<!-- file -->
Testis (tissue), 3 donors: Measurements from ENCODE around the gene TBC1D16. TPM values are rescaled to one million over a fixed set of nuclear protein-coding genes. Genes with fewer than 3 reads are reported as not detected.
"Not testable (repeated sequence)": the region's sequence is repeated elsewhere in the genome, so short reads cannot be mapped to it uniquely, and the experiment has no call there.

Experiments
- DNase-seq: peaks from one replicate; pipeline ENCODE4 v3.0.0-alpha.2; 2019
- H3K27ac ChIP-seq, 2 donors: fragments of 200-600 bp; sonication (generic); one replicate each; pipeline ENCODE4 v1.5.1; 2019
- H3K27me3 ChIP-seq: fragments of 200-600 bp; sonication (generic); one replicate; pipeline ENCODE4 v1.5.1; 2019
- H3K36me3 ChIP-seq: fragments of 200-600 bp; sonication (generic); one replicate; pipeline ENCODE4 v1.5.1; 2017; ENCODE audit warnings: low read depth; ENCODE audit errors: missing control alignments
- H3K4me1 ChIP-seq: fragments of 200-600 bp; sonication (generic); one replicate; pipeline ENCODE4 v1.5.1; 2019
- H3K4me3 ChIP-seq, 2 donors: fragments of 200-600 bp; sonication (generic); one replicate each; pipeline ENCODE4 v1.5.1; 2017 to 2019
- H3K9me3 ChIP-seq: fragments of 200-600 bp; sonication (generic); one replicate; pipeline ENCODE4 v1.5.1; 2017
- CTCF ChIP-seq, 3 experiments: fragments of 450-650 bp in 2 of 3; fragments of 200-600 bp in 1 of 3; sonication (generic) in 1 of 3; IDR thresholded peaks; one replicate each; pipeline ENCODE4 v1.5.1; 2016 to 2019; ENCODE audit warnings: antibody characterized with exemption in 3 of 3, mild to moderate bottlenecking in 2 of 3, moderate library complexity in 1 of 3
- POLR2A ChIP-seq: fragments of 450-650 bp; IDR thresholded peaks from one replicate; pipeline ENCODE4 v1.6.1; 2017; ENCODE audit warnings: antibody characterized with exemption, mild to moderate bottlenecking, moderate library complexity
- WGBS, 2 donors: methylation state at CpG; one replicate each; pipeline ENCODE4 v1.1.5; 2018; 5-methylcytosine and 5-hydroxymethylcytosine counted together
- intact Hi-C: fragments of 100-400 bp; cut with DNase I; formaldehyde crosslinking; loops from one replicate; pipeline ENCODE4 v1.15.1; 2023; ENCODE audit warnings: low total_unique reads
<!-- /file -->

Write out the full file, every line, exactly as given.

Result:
Testis (tissue), 3 donors: Measurements from ENCODE around the gene TBC1D16. TPM values are rescaled to one million over a fixed set of nuclear protein-coding genes. Genes with fewer than 3 reads are reported as not detected.
"Not testable (repeated sequence)": the region's sequence is repeated elsewhere in the genome, so short reads cannot be mapped to it uniquely, and the experiment has no call there.

Experiments
- DNase-seq: peaks from one replicate; pipeline ENCODE4 v3.0.0-alpha.2; 2019
- H3K27ac ChIP-seq, 2 donors: fragments of 200-600 bp; sonication (generic); one replicate each; pipeline ENCODE4 v1.5.1; 2019
- H3K27me3 ChIP-seq: fragments of 200-600 bp; sonication (generic); one replicate; pipeline ENCODE4 v1.5.1; 2019
- H3K36me3 ChIP-seq: fragments of 200-600 bp; sonication (generic); one replicate; pipeline ENCODE4 v1.5.1; 2017; ENCODE audit warnings: low read depth; ENCODE audit errors: missing control alignments
- H3K4me1 ChIP-seq: fragments of 200-600 bp; sonication (generic); one replicate; pipeline ENCODE4 v1.5.1; 2019
- H3K4me3 ChIP-seq, 2 donors: fragments of 200-600 bp; sonication (generic); one replicate each; pipeline ENCODE4 v1.5.1; 2017 to 2019
- H3K9me3 ChIP-seq: fragments of 200-600 bp; sonication (generic); one replicate; pipeline ENCODE4 v1.5.1; 2017
- CTCF ChIP-seq, 3 experiments: fragments of 450-650 bp in 2 of 3; fragments of 200-600 bp in 1 of 3; sonication (generic) in 1 of 3; IDR thresholded peaks; one replicate each; pipeline ENCODE4 v1.5.1; 2016 to 2019; ENCODE audit warnings: antibody characterized with exemption in 3 of 3, mild to moderate bottlenecking in 2 of 3, moderate library complexity in 1 of 3
- POLR2A ChIP-seq: fragments of 450-650 bp; IDR thresholded peaks from one replicate; pipeline ENCODE4 v1.6.1; 2017; ENCODE audit warnings: antibody characterized with exemption, mild to moderate bottlenecking, moderate library complexity
- WGBS, 2 donors: methylation state at CpG; one replicate each; pipeline ENCODE4 v1.1.5; 2018; 5-methylcytosine and 5-hydroxymethylcytosine counted together
- intact Hi-C: fragments of 100-400 bp; cut with DNase I; formaldehyde crosslinking; loops from one replicate; pipeline ENCODE4 v1.15.1; 2023; ENCODE audit warnings: low total_unique reads